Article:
For three players, the loneliness of the walk, Phase Three, was the toughest part of the process. By Phase Four, when the players were at the ball itself, only two were expressing anxiety. Jordet concluded that coaches could learn something about every phase of the shoot-out. From Phase One: that players like to know the order they will be kicking as early as possible – and don’t like surprises (or teammates bailing on them). From Phase Two: that waiting alone for your turn throws up negative emotions. From Phase Three: that the solitude of the walk calls for a coping mechanism. And from Phase Four: how best to face the goalkeeper in a psychological confrontation.
When I asked Jordet why England lose so often on penalties, he came up with several explanations. He’d looked at whether you should shoot high or low, strike with power or go for accuracy, and found no significant effects. “The big effects were all about pressure and how you deal with stress. It was not about football but psychology.”
One psychological factor was, as Ricardo suggested, the weight of history. Jordet studied the effect that losing one or two preceding shoot-outs had on the next one, despite often being taken years later. It turned out that the worse a country’s record, the more likely it is to lose the next shoot-out:
● Likelihood to score a penalty if team lost last two shoot-outs: 57 per cent.
● Likelihood to score a penalty if team lost last shoot-out: 72 per cent.
● Likelihood to score a penalty if team is in first shoot-out: 76 per cent.
● Likelihood to score a penalty if team won last shoot-out: 83 per cent.
● Likelihood to score a penalty if team won last two shoot-outs: 89 per cent.
A player’s likelihood of converting a penalty for a team whose last two shoot-outs ended in defeat drops considerably, to 57 per cent – even if that player was not part of the team at the time of those defeats. A national history of winning shoot-outs creates a virtuous circle. The cycle of defeat, though, is a vicious one.
This backs up studies in social psychology that reveal that the negative effects of bad things affect us much more dramatically than positive effects of good things. Penalties distil this effect even further: rather than one team doing well, the other team doing badly is what decides most shoot-outs.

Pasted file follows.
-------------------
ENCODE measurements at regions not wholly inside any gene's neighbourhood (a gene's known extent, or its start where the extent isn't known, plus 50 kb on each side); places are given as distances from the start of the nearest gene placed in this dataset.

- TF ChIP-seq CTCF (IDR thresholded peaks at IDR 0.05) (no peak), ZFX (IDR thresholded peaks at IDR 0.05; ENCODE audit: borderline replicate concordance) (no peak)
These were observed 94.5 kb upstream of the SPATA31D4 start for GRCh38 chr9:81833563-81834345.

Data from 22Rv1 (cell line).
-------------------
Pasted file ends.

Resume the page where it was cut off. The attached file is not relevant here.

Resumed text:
Jordet had other findings: that England players react quicker than any other nation to the referee’s whistle to signify the penalty can be taken; that considerably more England players turn their backs on the goalkeepers while walking to their mark after spotting the ball (gaze avoidance, a sign of stress); and that goalkeepers facing English penalties dive the right way 58 per cent of the time (only Holland’s penalties are easier to read, 63 per cent).
I asked Jordet what he felt his most significant discovery was. He said it was the link between those players who celebrated scoring penalties in a shoot-out and their teams going on to win. The emotional contagion of success is a powerful force and body language in the shoot-out becomes a significant factor. He showed me a video of Swedish player Christian Wilhelmsson trudging back to the centre circle with his head down after scoring, compared with Roy Makaay, Holland’s next kicker, wheeling away in delight. Sweden missed their next kick, and it remains Holland’s only shoot-out success.
The team kicking first in a shoot-out also has a 60-40 chance of winning, which means the toss to decide who kicks first carries with it a significant additional importance.
Look out for these factors in Brazil: if you see England players kicking second, turning their backs on the goalkeeper, rushing after the referee blows his whistle and not celebrating a scored penalty, then it’s time to fear the worst.
This is an edited extract from ‘Twelve Yards: The Art and Psychology of the Perfect Penalty’ by Ben Lyttleton, published by Bantam Press
See Holland goalkeeper Michel Vorm gives a penalty-taking masterclass